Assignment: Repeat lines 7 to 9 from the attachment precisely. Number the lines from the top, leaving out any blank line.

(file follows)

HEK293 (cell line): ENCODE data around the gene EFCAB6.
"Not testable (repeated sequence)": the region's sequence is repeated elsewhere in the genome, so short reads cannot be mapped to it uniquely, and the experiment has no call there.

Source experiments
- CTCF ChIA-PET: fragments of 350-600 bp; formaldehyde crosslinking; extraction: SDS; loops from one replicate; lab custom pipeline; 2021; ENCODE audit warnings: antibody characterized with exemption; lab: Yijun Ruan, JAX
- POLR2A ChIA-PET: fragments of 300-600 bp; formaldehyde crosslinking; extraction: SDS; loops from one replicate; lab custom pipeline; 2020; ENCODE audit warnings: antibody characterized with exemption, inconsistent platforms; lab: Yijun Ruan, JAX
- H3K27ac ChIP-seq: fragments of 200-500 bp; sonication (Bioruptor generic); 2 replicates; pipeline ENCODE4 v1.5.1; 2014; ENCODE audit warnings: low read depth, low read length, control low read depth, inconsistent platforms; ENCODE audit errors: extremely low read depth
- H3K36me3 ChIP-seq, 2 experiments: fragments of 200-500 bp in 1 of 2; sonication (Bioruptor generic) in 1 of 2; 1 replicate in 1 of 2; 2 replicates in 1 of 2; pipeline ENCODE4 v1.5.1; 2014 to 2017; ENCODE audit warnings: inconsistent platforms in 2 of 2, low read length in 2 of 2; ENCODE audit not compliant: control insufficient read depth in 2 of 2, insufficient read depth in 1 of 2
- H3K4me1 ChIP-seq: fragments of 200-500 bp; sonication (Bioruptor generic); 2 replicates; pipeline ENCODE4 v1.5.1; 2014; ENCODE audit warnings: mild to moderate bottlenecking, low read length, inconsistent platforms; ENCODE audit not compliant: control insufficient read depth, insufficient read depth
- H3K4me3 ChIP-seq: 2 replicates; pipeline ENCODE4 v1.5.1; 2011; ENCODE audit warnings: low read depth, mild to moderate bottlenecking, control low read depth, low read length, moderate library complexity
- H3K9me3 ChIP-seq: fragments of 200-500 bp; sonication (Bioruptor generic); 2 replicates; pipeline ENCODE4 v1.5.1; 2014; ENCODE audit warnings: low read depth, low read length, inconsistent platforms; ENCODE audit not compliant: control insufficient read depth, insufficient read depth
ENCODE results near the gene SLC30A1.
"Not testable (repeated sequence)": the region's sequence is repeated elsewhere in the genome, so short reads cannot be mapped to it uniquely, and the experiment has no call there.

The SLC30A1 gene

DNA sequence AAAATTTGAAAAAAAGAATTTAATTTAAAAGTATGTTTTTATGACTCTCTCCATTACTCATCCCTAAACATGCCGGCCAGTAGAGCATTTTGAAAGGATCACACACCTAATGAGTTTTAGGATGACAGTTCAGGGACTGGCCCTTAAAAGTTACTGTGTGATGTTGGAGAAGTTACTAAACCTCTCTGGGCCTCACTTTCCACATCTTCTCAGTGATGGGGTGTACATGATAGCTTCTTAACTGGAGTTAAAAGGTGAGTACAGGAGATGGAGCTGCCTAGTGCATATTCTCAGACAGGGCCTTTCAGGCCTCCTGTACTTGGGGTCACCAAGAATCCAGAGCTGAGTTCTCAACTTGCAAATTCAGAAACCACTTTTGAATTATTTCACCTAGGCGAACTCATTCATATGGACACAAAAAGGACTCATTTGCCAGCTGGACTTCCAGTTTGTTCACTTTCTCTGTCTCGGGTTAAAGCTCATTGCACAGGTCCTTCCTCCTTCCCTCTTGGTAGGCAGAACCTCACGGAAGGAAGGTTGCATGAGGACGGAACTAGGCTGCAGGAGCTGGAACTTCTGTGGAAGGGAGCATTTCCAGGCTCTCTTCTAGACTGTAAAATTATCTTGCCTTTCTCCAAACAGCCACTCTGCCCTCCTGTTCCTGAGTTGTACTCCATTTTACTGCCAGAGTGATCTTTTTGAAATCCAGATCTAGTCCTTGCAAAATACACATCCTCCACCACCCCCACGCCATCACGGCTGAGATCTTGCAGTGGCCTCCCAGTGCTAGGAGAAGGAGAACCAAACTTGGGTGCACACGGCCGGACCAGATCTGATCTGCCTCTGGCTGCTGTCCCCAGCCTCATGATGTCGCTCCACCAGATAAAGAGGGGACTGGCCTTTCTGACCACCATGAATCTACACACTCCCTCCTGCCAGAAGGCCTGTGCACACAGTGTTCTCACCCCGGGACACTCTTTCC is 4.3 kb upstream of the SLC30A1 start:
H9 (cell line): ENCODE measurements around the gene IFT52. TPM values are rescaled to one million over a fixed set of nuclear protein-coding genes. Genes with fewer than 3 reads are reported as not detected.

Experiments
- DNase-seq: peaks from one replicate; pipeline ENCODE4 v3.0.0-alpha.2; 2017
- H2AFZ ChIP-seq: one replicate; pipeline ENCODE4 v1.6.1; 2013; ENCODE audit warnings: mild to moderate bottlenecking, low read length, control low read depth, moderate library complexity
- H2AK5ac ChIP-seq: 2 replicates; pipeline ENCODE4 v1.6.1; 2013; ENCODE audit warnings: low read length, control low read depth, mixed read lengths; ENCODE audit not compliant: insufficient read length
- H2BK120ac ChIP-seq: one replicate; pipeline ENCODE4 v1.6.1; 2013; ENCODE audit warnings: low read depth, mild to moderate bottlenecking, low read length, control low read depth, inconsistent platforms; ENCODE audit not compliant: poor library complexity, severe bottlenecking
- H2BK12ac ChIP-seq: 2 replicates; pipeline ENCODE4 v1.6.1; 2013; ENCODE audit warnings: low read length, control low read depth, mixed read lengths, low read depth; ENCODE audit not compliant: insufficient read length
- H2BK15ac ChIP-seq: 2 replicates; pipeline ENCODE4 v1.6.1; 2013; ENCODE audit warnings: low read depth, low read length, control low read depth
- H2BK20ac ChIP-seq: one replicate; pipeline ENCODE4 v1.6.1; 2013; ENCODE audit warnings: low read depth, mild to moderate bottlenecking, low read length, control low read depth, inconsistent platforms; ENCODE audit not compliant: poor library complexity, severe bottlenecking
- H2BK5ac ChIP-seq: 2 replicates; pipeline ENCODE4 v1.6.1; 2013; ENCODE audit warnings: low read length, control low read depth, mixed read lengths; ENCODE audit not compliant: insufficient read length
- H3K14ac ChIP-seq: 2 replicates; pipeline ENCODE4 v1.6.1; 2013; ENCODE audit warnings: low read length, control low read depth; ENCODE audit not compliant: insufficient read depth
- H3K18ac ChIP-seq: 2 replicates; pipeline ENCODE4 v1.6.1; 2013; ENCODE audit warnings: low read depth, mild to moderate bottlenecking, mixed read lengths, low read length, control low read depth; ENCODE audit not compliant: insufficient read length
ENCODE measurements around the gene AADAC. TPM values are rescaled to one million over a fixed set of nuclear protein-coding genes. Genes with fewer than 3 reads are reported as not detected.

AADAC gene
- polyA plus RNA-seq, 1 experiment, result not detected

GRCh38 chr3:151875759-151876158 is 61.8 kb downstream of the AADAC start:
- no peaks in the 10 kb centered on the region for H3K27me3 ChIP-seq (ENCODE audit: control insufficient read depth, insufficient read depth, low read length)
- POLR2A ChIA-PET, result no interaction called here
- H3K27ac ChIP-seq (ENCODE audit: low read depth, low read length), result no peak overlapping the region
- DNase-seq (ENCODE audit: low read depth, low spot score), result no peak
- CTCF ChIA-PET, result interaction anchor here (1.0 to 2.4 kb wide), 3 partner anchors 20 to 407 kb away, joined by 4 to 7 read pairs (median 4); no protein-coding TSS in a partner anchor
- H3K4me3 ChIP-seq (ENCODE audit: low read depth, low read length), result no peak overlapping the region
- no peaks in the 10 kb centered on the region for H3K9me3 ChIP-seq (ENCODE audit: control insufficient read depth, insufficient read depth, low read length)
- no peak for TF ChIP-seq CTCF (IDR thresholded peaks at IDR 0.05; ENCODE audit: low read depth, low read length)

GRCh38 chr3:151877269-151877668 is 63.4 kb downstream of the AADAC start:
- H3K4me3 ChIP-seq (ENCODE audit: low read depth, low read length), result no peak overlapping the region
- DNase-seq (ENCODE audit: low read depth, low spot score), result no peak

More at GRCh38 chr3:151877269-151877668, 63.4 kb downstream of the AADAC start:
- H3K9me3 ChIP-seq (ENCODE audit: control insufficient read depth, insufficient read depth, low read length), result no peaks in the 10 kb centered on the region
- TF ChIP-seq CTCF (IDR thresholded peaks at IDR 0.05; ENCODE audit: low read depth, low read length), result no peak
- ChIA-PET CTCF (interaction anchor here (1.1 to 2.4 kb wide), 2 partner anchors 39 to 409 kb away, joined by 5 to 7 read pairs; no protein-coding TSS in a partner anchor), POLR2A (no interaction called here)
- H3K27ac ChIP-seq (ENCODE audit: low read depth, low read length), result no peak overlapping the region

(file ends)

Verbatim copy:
- H3K36me3 ChIP-seq, 2 experiments: fragments of 200-500 bp in 1 of 2; sonication (Bioruptor generic) in 1 of 2; 1 replicate in 1 of 2; 2 replicates in 1 of 2; pipeline ENCODE4 v1.5.1; 2014 to 2017; ENCODE audit warnings: inconsistent platforms in 2 of 2, low read length in 2 of 2; ENCODE audit not compliant: control insufficient read depth in 2 of 2, insufficient read depth in 1 of 2
- H3K4me1 ChIP-seq: fragments of 200-500 bp; sonication (Bioruptor generic); 2 replicates; pipeline ENCODE4 v1.5.1; 2014; ENCODE audit warnings: mild to moderate bottlenecking, low read length, inconsistent platforms; ENCODE audit not compliant: control insufficient read depth, insufficient read depth
- H3K4me3 ChIP-seq: 2 replicates; pipeline ENCODE4 v1.5.1; 2011; ENCODE audit warnings: low read depth, mild to moderate bottlenecking, control low read depth, low read length, moderate library complexity